At the outset, one thing should be understood: it is not owing to sociological, political, or even psychological predilections that the present and unlearned writer partakes of the cure in question. Quite the contrary. Like those millions of other so-called human beings who find relief for their woes, each and every year, at Coney Island, he occupies these miraculous premises with purely personal intentions—or, more explicitly, in order to have a good time. And a good time he has. Only when his last spendable dime has irretrievably disappeared and his face sadly is turned toward his dilatory domicile, does it so much as occur to your humble servant to plumb the significance of his recent experiences. Such being the case, there can be no reasonable doubt as to his intellectual honesty re the isle and its amusements, concerning which (for the benefit of all thoroughly unbenighted persons and an unhappy few who are not accustomed to lose their complexes on The Thunderbolt) he hereby begs to discourse. Read More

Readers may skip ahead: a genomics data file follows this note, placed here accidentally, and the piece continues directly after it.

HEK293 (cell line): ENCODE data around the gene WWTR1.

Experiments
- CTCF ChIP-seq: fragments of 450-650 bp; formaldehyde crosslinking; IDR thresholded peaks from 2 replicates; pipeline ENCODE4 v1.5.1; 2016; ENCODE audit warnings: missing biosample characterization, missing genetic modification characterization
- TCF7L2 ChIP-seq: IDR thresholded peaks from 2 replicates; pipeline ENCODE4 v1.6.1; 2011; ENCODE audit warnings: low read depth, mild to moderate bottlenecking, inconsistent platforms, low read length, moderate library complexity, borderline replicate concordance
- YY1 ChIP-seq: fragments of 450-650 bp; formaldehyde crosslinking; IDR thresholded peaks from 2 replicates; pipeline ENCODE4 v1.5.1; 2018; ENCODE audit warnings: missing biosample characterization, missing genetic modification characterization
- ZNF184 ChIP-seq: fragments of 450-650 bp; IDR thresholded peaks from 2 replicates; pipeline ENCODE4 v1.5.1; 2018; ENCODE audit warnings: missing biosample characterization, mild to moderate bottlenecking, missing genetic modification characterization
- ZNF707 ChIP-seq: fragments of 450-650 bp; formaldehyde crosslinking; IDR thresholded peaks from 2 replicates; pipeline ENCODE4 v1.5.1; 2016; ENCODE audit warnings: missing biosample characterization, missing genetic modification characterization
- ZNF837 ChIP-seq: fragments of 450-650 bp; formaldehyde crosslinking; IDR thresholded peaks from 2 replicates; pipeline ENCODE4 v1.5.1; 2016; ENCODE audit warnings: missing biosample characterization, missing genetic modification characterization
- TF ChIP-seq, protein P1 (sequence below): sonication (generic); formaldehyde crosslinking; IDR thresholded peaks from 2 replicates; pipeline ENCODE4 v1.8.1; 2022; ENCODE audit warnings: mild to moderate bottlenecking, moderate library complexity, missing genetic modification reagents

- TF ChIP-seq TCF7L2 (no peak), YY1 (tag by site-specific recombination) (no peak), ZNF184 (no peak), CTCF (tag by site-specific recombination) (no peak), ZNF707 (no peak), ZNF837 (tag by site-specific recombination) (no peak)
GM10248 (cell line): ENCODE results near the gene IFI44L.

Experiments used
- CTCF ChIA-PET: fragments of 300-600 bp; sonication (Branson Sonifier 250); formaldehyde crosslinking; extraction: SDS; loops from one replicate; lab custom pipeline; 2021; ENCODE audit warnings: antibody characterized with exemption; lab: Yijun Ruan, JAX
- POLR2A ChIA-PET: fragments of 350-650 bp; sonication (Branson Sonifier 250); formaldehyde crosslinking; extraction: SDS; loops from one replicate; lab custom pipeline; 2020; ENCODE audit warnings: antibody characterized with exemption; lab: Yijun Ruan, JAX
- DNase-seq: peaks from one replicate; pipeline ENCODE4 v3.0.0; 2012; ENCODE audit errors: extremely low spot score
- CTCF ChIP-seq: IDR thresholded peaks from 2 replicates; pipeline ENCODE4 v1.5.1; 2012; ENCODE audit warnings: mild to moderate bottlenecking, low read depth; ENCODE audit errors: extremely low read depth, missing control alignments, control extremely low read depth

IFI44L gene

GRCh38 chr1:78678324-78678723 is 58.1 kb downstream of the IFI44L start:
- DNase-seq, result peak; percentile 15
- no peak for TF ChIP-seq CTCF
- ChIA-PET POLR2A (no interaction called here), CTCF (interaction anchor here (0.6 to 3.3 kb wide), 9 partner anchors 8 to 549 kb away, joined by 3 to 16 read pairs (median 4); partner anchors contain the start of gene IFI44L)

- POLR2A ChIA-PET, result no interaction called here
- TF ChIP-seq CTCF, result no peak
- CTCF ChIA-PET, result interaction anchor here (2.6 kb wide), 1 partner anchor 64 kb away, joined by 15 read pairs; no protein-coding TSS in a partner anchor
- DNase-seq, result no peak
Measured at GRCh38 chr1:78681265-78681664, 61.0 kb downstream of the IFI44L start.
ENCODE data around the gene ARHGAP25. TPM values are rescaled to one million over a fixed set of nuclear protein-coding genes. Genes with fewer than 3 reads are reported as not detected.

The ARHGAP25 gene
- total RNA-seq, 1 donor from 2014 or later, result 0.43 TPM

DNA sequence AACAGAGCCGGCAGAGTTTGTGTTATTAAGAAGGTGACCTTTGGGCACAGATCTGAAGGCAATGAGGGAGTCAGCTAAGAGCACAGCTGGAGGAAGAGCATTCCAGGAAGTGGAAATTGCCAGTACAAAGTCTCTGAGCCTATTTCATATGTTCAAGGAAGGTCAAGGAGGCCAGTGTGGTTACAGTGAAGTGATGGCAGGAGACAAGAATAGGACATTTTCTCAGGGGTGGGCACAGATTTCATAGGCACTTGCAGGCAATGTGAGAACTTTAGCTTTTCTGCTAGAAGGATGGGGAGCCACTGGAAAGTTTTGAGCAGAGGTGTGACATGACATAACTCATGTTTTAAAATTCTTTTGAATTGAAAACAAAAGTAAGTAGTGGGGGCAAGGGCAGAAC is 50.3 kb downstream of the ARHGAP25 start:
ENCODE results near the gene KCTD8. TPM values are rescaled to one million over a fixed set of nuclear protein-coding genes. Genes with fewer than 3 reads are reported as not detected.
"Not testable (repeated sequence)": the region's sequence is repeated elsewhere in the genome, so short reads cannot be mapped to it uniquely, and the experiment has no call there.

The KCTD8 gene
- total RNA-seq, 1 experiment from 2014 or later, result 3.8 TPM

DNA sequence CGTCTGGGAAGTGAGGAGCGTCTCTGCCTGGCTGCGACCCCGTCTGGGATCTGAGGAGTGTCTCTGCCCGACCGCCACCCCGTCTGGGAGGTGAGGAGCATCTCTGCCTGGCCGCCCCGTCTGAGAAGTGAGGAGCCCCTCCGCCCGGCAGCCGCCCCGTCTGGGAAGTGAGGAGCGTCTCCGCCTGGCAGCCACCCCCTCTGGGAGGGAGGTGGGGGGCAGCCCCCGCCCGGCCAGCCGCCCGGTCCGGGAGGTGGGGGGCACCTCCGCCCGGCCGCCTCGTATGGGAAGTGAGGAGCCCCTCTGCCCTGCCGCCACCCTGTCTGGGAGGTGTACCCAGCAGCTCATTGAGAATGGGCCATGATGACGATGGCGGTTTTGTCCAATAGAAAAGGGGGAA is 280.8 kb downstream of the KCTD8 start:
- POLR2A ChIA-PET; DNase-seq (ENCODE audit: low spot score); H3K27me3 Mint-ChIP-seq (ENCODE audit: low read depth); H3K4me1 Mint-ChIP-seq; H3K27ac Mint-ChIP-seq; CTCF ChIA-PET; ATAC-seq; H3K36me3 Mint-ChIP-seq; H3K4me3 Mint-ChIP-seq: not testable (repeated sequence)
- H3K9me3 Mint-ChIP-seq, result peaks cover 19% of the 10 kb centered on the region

My first few months as editor have flown by, and I’m excited to share the fruits of this busy summer soon—the Fall issue will go online just after Labor Day.
Much of this summer has also been spent getting to know colleagues up and down the masthead. There are a few people I’ve yet to track down for a meal or a Skype date, but talking shop with the staff, city editors, advisory editors, and the board has been lovely and informative. Through those conversations, I’ve also identified several opportunities for growth, as well as several key editors to help us with that growing. Prime among them is Hasan Altaf, who will start as our managing editor in September. Hasan and I are both excited about his editorial expertise and his commitment to bring new voices to the magazine.